I just read Viktor Frankl’s classic Man’s Search for Meaning and loved it. I strongly recommend this inspiring book of which there are more than 12 million copies in print worldwide.
For those who haven’t yet read it, it is Frankl’s account of surviving a Nazi concentration camp. His survival experience — which is gripping and shocking — provides the jumping off point for his life philosophy of “finding meaning”. He argues that the primary human drive is not pleasure but the pursuit of what we find meaningful. Here are two of my favorite excerpts from the book, emphases mine:
Mental health is based on a certain degree of tension, the tension between what one has already achieved and what one still ought to accomplish, or the gap between what one is and what one should become. Such a tension is inherent in the human being and therefore is indispensable to mental well-being. We should not, then, be hesitant about challenging man with a potential meaning for him to fulfill. It is only thus that we evoke his wall to meaning from its state of latency. I consider it a dangerous misconception of mental hygiene to assume that what man needs in the first place is equilibrium or, as it is called in biology, “homeostatis,” i.e. a tensionless state. What man actually needs is not a tensionless state but rather the striving and struggling for a worthwhile goal, a freely chosen task. What he needs is not the discharge of tension at any cost but the call of a potential meaning waiting to be fulfilled by him. What man needs is not homeostasis but what I call “non-dynamics,” i.e. the existential dynamics in a polar field of tension where one pole is represented by a meaning that is to be fulfilled and the other pole by the man who has to fulfill it.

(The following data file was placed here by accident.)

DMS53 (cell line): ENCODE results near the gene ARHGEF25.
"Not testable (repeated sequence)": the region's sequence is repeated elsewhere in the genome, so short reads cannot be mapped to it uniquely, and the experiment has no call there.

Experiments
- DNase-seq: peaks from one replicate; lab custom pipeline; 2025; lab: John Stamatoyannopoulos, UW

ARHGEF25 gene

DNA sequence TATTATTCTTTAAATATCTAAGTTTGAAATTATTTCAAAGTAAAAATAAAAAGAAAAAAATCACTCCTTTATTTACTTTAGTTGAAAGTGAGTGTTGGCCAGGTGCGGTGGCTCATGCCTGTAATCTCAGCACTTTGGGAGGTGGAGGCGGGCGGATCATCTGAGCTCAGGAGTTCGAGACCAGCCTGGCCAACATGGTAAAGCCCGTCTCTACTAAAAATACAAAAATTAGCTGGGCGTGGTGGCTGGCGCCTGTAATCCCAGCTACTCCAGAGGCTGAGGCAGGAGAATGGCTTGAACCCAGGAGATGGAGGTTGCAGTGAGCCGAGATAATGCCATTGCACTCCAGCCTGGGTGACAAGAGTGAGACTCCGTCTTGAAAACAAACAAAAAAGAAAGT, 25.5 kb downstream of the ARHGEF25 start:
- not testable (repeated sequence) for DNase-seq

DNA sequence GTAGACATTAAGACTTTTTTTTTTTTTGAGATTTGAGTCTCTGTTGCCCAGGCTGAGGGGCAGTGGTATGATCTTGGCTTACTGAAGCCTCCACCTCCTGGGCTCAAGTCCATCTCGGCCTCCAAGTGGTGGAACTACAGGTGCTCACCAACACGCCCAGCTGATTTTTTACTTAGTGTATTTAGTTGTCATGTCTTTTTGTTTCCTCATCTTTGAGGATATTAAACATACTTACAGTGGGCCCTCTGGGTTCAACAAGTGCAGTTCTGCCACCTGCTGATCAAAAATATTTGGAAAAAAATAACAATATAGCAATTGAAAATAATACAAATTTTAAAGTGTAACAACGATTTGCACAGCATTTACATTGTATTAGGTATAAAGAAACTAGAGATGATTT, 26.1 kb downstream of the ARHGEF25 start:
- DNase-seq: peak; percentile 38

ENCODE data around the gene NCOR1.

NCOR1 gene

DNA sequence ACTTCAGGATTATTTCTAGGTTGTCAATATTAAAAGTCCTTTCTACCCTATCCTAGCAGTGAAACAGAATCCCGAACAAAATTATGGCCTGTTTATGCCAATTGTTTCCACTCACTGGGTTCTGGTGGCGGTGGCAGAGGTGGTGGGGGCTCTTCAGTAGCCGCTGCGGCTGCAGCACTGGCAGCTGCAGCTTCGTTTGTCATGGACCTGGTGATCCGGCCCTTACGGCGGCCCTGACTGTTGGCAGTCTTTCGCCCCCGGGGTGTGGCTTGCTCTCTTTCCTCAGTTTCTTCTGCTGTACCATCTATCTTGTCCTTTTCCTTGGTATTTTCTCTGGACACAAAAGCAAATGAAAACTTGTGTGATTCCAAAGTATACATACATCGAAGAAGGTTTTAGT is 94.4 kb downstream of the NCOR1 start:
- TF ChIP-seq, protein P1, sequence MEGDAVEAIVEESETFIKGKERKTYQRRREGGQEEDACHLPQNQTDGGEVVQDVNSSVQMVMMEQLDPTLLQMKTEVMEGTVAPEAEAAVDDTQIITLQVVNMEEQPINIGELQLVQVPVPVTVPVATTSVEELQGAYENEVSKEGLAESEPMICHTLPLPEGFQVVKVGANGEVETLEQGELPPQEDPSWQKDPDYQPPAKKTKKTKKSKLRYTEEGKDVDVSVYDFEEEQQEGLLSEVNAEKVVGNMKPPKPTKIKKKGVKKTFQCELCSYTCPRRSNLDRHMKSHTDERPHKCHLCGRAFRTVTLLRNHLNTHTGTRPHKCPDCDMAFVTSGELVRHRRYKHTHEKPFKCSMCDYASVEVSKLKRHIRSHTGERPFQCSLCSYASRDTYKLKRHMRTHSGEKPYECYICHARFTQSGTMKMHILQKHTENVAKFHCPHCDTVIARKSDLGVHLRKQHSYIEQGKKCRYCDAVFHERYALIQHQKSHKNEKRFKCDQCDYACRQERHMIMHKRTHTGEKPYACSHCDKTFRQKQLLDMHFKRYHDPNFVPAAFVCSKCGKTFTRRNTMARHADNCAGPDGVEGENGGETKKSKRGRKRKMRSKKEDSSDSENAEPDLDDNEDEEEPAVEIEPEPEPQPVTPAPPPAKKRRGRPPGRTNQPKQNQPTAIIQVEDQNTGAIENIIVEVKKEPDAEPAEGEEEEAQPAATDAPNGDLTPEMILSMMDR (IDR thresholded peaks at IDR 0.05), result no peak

And then to the question, What is the meaning of my life?
The meaning of life differs from man to man, from day to day and from hour to hour. What matters is not the meaning of life in general but rather the specific meaning of a person’s life at a given moment…As each situation in life represents a challenge to man and presents a problem for him to solve, the question of the meaning of life may actually be reversed. Ultimately, man should not ask what the meaning of his life is, but rather he must recognize that it is he who is asked. in a word, each man is questioned by life; and he can only answer to life by answering for his own life; to life he can only respond by being responsible….
This emphasis on responsibleness is reflected in the categorical imperative of logotherapy, which is: “Live as if you were living already for the second time and as if you had acted the first time as wrongly as you are about to act now!” It seems that there is nothing which would stimulate a man’s sense of responsiblness more than this maxim, which invites him to imagine first that the present is past and, second, that the past may yet be changed and amended. Such a precept confronts him with life’s finiteness as well as the finality of what he makes out of both his life and himself.